93
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The use case is to convert an array of objects into a hash map where one property is the key and the other property is the value. Common case of using this is converting a "link" object in a hypermedia response into a hash map of links.

jsfiddle

function toHashMap(data, name, value) {
    return _.zipObject(_.pluck(data, name),
                       _.pluck(data, value));
}

function toMap(data, name, value) {
    return _.reduce(data, function(acc, item) {
        acc[item[name]] = item[value];
        return acc;
    }, {});
}

var data = [
    { rel: 'link1', href: 'url1'},
    { rel: 'link2', href: 'url2'},
    { rel: 'link3', href: 'url3'},
    { rel: 'link4', href: 'url4'},
];

console.log(toHashMap(data, 'rel', 'href'));

console.log(toMap(data, 'rel', 'href'));

toHashMap appears much more readable, but less efficient. toMap seems to have the best efficiency at the expense of readability.

Is there a more elegant solution - i.e. both readable and efficient? I suspect that Lodash might have a function to do this already, but I haven't found anything like this after looking at the API documentation.

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1

7 Answers 7

110
\$\begingroup\$

I think you are looking for _.keyBy (or _.indexBy in older versions)

_.keyBy(data, 'rel');
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3
  • 4
    \$\begingroup\$ I don't understand why is this the accepted answer since it doesn't give the same result as the exposed functions \$\endgroup\$ Commented Feb 17, 2015 at 15:53
  • 1
    \$\begingroup\$ @PauFracés See below for revised solution. \$\endgroup\$
    – Pete
    Commented Mar 13, 2015 at 21:14
  • 4
    \$\begingroup\$ Note: Now known as _.keyBy(lodash.com/docs#keyBy). \$\endgroup\$
    – 2540625
    Commented Feb 18, 2016 at 2:07
43
\$\begingroup\$

Revised Solution

As per Pau Fracés comment above, here is the complete solution. The solution given by John Anderson would index all objects by the key. However, this would not create a key-value pair map.

To complete the solution of generating a full hash map, the values must be mapped to the key. Using the mapValues function, the values can be extracted from the objects and mapped back to the key or in this case rel.

Pseudo Code

  1. Index all objects by the chosen key.
  2. Map all values to the key.

Code

Below is the complete code with logging enabled. For a non-logging version, remove all lines with the tap function.

var data = [{ rel: 'link1', href: 'url1' }, 
            { rel: 'link2', href: 'url2' }, 
            { rel: 'link3', href: 'url3' },
            { rel: 'link4', href: 'url4' }];

function log(value) {
  document.getElementById("output").innerHTML += JSON.stringify(value, null, 2) + "\n"
}

var hashmap = _.chain(data)
  .keyBy('rel')

  .tap(log) // Line used just for logging

  .mapValues('href')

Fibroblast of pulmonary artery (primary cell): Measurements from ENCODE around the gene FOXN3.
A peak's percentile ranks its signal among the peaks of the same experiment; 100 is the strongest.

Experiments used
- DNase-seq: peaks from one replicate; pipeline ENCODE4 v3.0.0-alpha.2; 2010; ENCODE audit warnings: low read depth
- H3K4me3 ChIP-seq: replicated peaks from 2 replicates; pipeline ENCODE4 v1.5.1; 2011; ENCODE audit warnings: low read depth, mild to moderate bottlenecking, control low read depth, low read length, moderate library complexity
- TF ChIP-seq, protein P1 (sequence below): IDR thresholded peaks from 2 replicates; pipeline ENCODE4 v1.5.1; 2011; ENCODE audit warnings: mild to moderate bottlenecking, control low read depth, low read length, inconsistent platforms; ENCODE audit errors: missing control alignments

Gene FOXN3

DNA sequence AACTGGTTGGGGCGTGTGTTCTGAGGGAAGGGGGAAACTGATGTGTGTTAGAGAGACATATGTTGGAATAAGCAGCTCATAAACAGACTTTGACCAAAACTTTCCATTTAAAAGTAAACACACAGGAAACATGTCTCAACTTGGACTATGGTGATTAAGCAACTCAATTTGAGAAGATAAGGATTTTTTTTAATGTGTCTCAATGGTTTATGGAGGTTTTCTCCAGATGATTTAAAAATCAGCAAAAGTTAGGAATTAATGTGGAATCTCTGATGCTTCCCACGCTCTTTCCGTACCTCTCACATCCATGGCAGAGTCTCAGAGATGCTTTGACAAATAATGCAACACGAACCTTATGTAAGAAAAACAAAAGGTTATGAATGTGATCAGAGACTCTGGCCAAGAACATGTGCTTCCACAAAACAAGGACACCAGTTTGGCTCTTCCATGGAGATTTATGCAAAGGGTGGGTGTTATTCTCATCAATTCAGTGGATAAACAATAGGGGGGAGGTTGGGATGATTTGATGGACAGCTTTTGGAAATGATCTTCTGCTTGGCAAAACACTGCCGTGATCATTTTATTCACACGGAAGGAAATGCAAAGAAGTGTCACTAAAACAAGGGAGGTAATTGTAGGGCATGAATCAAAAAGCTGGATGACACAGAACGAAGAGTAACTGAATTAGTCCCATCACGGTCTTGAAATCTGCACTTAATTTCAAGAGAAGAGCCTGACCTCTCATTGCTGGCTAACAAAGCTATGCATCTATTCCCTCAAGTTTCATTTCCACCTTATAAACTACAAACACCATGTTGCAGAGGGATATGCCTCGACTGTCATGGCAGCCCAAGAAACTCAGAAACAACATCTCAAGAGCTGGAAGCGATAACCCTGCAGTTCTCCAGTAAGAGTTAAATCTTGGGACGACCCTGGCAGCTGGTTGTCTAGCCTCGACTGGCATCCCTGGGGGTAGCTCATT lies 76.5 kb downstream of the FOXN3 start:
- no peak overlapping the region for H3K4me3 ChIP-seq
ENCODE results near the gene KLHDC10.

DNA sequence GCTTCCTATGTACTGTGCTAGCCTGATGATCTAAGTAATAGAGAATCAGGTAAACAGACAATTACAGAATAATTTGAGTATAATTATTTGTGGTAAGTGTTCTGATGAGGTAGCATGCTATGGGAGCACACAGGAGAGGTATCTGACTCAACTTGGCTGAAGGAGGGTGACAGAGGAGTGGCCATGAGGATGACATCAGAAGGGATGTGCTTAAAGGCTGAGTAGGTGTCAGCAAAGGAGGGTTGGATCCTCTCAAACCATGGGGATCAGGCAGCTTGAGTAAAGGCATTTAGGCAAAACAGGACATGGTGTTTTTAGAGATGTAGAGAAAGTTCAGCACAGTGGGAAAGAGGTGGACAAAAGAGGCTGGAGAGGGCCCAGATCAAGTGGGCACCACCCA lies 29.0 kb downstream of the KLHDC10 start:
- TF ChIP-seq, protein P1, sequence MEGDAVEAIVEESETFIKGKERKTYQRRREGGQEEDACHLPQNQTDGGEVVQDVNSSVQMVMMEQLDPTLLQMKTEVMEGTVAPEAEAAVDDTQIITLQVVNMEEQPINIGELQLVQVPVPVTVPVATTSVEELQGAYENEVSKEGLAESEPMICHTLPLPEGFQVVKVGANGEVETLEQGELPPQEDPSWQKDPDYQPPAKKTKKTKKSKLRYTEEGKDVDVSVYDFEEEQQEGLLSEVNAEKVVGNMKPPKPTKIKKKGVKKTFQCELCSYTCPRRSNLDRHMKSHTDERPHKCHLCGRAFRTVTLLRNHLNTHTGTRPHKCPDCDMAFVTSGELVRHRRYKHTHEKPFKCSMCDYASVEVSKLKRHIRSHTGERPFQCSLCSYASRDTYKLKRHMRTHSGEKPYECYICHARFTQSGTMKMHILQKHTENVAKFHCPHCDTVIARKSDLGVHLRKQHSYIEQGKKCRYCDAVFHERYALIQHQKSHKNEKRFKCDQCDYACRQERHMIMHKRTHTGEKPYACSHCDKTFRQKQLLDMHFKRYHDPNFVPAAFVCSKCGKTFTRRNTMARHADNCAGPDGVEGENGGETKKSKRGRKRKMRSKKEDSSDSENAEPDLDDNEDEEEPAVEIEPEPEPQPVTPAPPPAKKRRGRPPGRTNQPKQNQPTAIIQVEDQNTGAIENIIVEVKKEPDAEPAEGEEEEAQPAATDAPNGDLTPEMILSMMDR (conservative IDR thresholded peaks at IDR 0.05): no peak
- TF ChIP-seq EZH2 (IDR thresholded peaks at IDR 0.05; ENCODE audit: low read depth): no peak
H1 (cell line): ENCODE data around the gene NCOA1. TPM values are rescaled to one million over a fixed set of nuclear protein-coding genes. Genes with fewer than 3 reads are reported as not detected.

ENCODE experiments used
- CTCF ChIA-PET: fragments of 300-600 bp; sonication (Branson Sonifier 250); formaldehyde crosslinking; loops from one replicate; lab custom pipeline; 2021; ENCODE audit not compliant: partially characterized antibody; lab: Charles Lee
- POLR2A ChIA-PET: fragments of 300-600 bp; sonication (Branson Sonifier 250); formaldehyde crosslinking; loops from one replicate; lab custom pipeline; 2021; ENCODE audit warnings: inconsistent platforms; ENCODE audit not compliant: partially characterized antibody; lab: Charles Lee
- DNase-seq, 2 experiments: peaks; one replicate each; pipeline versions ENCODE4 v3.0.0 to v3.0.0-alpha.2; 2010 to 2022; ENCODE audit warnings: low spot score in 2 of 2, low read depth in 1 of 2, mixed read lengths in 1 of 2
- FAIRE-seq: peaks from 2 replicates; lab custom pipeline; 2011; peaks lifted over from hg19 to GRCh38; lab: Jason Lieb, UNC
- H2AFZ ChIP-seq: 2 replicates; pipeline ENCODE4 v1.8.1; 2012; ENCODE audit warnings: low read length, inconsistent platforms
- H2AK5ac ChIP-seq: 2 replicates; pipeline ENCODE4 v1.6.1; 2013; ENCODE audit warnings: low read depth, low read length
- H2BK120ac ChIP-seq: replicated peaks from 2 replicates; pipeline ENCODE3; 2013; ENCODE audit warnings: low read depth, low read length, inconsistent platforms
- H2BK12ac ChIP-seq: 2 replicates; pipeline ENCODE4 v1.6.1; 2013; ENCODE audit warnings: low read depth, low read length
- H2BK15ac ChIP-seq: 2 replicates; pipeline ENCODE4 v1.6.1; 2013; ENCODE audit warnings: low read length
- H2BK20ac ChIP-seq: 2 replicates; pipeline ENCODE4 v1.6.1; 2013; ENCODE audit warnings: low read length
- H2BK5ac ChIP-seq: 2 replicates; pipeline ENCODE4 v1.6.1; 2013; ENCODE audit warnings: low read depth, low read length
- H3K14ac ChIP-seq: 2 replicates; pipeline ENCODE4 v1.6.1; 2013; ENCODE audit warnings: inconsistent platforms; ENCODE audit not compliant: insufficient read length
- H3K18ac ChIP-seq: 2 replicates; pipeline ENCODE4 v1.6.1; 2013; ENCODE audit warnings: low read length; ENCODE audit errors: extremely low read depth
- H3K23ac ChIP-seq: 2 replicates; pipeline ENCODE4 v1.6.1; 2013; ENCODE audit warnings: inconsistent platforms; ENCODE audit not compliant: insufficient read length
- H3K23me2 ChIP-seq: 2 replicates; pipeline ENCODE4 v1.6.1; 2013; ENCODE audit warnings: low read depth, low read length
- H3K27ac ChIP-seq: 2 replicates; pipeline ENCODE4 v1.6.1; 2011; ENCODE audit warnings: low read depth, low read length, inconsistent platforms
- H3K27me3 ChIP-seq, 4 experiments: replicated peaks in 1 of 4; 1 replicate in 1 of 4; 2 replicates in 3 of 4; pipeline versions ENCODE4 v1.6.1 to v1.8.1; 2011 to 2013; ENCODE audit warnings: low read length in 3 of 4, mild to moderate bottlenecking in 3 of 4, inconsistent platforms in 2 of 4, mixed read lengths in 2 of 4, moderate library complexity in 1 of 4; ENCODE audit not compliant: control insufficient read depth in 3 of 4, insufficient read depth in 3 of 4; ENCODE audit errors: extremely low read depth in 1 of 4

.tap(log)
  
  .value();
<script src="https://cdnjs.cloudflare.com/ajax/libs/lodash.js/4.6.1/lodash.min.js"></script>
<pre id="output"></pre>

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5
  • 1
    \$\begingroup\$ Nice solution! Personally I would go for mapValues instead of transform. With transform you're updating state outside the closure (it is a side-effecting function), whereas with mapValues you are not. \$\endgroup\$
    – Martijn
    Commented Jul 7, 2015 at 9:14
  • 1
    \$\begingroup\$ @Martijn Oh great suggestion! Makes for a much cleaner solution IMHO. I've updated the solution with your suggestion. Thanks! \$\endgroup\$
    – Pete
    Commented Jul 10, 2015 at 20:21
  • 1
    \$\begingroup\$ @Pete Awesome! Just realized that lodash v4 renamed indexBy to keyBy \$\endgroup\$ Commented Feb 11, 2016 at 20:22
  • \$\begingroup\$ Updated to use keyBy \$\endgroup\$
    – Pete
    Commented Mar 8, 2016 at 13:18
  • 1
    \$\begingroup\$ with lodash-fp this can also be done as a one-liner flow(fpKeyBy('rel'), fpMapValues('href'))(data) (fp-prefixed functions are fp-lodash versions) \$\endgroup\$ Commented May 7, 2016 at 0:05
22
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In ES7 it's now as simple as:

data.reduce((acc, { rel, href }) => ({ ...acc, [rel]: href }), {});

(without even using Lodash).

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9
  • \$\begingroup\$ would be great if it worked. but it doesn't seem to work! (node 5.0.0) \$\endgroup\$ Commented Sep 8, 2016 at 0:55
  • \$\begingroup\$ This is ES7, not ES2015 \$\endgroup\$ Commented Sep 8, 2016 at 1:01
  • \$\begingroup\$ @ReneWooller Right, sorry. Hard to keep track of what's what when using Babel :) \$\endgroup\$
    – hon2a
    Commented Sep 8, 2016 at 9:15
  • \$\begingroup\$ That works, and it's nice to not have to have to have the lodash dependency, but damn if the lodash way isn't a million times more readable. \$\endgroup\$